Dec 192011
 

Fairhaven Vineyards TVM 2009 Lomanto: Texas Bred, Texas Savored

It was truly one of the most incredible wine tastings…in Denison, Texas, at Vinita, the familial home of Thomas Volnay (T.V.) Munson. We had a host of wines, but not a name among them was recognizable from any of my previous wine tastings. The names included Lomanto, Ben Hur, Delicatessen, Wine King, and Nitodal. These are now only memories to me, except one.

R.L. Winters provided the wines made from grapes originally bred at the hand of the “Originator”, T.V. Munson: the grape breeder par excellence, horticulturalist, scientist, businessman, back roads traveler and savior of the French wine industry with Texas native root stock that gave him the moniker: The Grape Man of Texas.

R.L. is a master horticulturalist at his Fairhaven Vineyards, which has a mission to produce exceptional, fine quality French American and American Hybrid wines for sale in the Texas market and nationwide. He has begun a pioneering effort to develop his “Heritage Series” of super-hybrid wine grapes. The genetic base for this project was sourced from Fairhaven’s exceptionally rare American hybrid collection. His breeding vineyard is a living history of Texas wine Heritage. What heirlooms are to tomatoes, Munson varieties are to grapes.

In November of 2009, Fairhaven Lomanto became the first wine produced in R.L.’s Heritage Series.

All of the wines from my Vinita tasting were now history except for one, and it was a bottle of R.L.’s Fairhaven Vineyards 2009 Lomanto. The label on the bottle bares the initials TVM in honor of T.V. Munson’s great grape breeding work over a century ago.

Nearly immediately after I popped the cork on this baby, I knew that it had a lot to give. It was thick and dark with an opacity something like a California Zin. The color was a purple-blue-red, something that R.L. calls “astral purple with a stunning iridescent blue halo”. The aroma was still tight, but had readily discernible dark berries highlighted with mineral and mint notes. On the palate, it was pure black cherry: juicy, ripe and concentrated. After I sat awhile tasting this wine, I thought seriously if anyone had doubts that a red hybrid grape could go mainstream, they better think again.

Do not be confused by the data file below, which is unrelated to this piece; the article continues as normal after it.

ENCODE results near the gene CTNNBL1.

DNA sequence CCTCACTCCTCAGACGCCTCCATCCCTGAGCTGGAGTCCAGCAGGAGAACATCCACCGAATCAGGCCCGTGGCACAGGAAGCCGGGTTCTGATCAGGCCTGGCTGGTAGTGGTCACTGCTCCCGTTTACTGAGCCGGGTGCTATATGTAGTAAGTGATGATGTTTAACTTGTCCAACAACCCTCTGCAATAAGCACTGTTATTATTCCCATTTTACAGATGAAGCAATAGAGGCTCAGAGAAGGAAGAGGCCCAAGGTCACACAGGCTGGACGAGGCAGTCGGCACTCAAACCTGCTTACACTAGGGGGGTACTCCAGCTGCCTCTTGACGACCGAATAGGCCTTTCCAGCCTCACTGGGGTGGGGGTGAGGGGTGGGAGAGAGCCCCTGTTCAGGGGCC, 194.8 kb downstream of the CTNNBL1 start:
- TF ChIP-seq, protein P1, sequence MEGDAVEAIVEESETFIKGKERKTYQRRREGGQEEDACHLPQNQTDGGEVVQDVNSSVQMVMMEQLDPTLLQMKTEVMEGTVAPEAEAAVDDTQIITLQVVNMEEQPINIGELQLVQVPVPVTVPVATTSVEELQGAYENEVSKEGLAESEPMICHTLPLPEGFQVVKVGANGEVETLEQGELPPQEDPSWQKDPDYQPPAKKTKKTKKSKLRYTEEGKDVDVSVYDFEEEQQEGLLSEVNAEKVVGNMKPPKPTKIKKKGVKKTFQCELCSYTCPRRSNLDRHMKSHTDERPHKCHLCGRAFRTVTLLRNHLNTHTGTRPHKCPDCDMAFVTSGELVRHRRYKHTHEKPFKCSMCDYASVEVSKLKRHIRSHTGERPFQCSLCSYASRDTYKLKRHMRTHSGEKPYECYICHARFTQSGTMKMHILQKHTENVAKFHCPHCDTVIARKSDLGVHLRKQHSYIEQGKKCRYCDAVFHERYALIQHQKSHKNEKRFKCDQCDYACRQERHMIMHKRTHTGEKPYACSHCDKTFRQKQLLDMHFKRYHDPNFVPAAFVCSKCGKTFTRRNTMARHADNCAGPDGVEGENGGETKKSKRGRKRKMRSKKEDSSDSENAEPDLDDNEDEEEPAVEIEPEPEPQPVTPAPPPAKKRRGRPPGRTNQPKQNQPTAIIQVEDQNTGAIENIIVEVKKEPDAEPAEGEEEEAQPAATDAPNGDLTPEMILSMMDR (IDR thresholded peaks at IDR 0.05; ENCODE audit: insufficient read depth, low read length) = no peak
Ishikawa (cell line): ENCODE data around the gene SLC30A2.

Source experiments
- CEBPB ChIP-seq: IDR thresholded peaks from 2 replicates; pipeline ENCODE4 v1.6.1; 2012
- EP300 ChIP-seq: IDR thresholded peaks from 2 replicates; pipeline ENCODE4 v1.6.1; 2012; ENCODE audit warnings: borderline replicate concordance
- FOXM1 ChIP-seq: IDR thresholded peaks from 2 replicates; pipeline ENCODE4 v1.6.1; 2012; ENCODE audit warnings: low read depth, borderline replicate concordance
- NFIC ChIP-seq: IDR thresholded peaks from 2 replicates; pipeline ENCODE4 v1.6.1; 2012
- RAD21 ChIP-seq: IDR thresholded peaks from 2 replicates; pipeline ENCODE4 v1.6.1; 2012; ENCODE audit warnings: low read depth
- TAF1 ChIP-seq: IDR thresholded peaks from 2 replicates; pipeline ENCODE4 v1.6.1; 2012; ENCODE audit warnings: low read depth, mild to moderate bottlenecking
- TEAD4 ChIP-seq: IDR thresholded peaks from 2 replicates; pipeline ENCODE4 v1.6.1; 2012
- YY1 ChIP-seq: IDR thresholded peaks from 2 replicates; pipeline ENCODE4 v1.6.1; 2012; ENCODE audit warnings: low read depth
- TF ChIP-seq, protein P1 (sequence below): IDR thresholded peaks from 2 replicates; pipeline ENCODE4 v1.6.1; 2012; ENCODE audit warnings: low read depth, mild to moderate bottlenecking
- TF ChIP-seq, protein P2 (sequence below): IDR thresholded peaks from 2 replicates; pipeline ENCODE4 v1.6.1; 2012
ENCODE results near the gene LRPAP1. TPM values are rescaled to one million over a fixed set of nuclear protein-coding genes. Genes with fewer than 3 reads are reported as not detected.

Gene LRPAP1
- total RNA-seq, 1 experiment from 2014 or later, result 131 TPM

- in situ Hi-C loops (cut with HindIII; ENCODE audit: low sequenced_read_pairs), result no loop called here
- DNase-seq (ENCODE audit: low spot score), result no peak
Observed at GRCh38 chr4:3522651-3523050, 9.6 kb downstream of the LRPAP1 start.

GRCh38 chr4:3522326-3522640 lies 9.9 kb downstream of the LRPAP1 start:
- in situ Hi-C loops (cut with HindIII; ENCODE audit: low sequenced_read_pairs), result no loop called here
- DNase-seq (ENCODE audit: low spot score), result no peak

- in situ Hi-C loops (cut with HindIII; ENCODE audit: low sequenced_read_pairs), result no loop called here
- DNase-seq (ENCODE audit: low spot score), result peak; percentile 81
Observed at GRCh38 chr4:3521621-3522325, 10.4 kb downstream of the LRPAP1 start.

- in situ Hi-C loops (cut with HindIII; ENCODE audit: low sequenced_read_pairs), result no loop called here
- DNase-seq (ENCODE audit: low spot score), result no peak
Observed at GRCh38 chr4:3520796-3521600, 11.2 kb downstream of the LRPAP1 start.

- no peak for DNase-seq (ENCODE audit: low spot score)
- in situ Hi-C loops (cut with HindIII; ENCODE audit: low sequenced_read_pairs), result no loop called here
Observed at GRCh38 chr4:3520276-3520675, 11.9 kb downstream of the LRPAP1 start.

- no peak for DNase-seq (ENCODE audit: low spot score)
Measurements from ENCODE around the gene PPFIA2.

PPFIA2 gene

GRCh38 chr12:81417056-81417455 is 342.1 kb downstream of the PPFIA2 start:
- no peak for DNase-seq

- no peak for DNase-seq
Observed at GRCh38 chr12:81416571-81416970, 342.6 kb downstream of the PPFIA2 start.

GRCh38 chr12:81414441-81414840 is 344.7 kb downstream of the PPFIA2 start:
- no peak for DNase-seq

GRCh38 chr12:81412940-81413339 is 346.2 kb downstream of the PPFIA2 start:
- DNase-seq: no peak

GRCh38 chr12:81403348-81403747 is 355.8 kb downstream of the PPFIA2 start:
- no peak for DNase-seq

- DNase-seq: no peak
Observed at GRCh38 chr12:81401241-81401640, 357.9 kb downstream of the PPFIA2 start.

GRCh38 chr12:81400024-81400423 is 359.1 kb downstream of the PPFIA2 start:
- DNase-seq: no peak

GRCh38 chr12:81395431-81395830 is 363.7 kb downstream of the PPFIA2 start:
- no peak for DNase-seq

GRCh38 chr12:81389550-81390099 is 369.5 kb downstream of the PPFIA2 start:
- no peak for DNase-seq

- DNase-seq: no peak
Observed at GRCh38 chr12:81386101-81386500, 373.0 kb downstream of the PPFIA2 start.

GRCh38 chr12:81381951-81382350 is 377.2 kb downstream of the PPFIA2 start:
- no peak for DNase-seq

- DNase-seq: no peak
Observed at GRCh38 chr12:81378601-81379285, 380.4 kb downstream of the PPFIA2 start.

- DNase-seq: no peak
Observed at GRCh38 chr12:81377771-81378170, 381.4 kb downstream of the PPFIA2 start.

The Fairhaven Lomanto was a deep, dark and serious red wine

According to R.L. “Regarding Lomanto, it’s one tough vine.  We were able to get 400 of the vines through this last summer (a 100 year drought) without irrigation, and only had a few losses. In a normal year the vine shows very little damage from foliar fungal problems when a usual spray program is maintained.”

He continued, “Lomanto’s tolerance to Pierce’s Disease (PD) is exceptional. An occasional vine will show some symptoms but the problems usually occur on a single cordon (zonal) and rarely affect the entire vine. Berry size is 20-22mm and cluster weights will average about 14 ounces, with some ranging to 18.”

At more or less a pound a piece, those are what I call clusters.

R.L. gave me more details on the 2009 Lomanto harvest and how it was handled in his winery. He said, “In 2009, ripening was progressive and uniform. Harvest details and berry chemisty was as follows: Harvest 2009 July 14 at 6:45 am, Brix 21. pH 3.3. TA 0.90 g/l. Fermentation was in two stages: Primary fermentation with Lalvin ICV D254 and a secondary malolactic fermentation using Scott Labs Alpha ML. After that, the barrel treatment was new American oak all the way with 145 days in oak, a mere five months.

During my tasting, I decided that the Fairhaven Lomanto was a perfect match for tomato pasta with its fruit forward characteristics and moderate tannic structure. It was like having an “East Texas Montepulciano”, the red Italian wine grape variety acknowledged far and wide as having wine characteristics with a high pasta compatibility factor.

R.L. was specific about why it should be grown here in Texas: resistance to Pierce’s Disease and drought, while providing a good crop load, as well. But, why is Lomanto so good as a wine grape. I looked for an historical perspective by going back to T.V. Munsons words that I found in his seminal grape growing primer, Foundations of American Grape Culture.

Lomanto was a Munson hybrid grape that he produced in 1902 by crossing Salado and Pense grapes. Pardon if these are not household names, but from Munson’s notes these two grapes brought to Lomanto excellent quality claret red juice, good acidity and value for grower needing a grape for Texas’s limy soils and hot climate.

Furthermore, Lomanto was a cross that linked American and European grape cultures and over a hundred years later appears ready to serve and be served. In the cross, Munson used Salado, another Munson hybrid from 1893 that brought together Champini, De Grasset and Brillant, that he combined with Pense (also known as Malaga) that Munson realized was a European vinifera grape. Malaga has also be referred to by other names: Chevrier, Columbier and Blanc Doux. However, Malaga (Pense) is more commonly known these days as Semillon, the first-class sweet white grape of the French Sauternes. The ability of Malaga (Semillon) to produce ripe sweet juice appears to have come through in Lomanto, too.

For more on the Munson story and my “in the vineyard” tasting of Munson grapes, go to: http://www.wineslinger.net/?p=96

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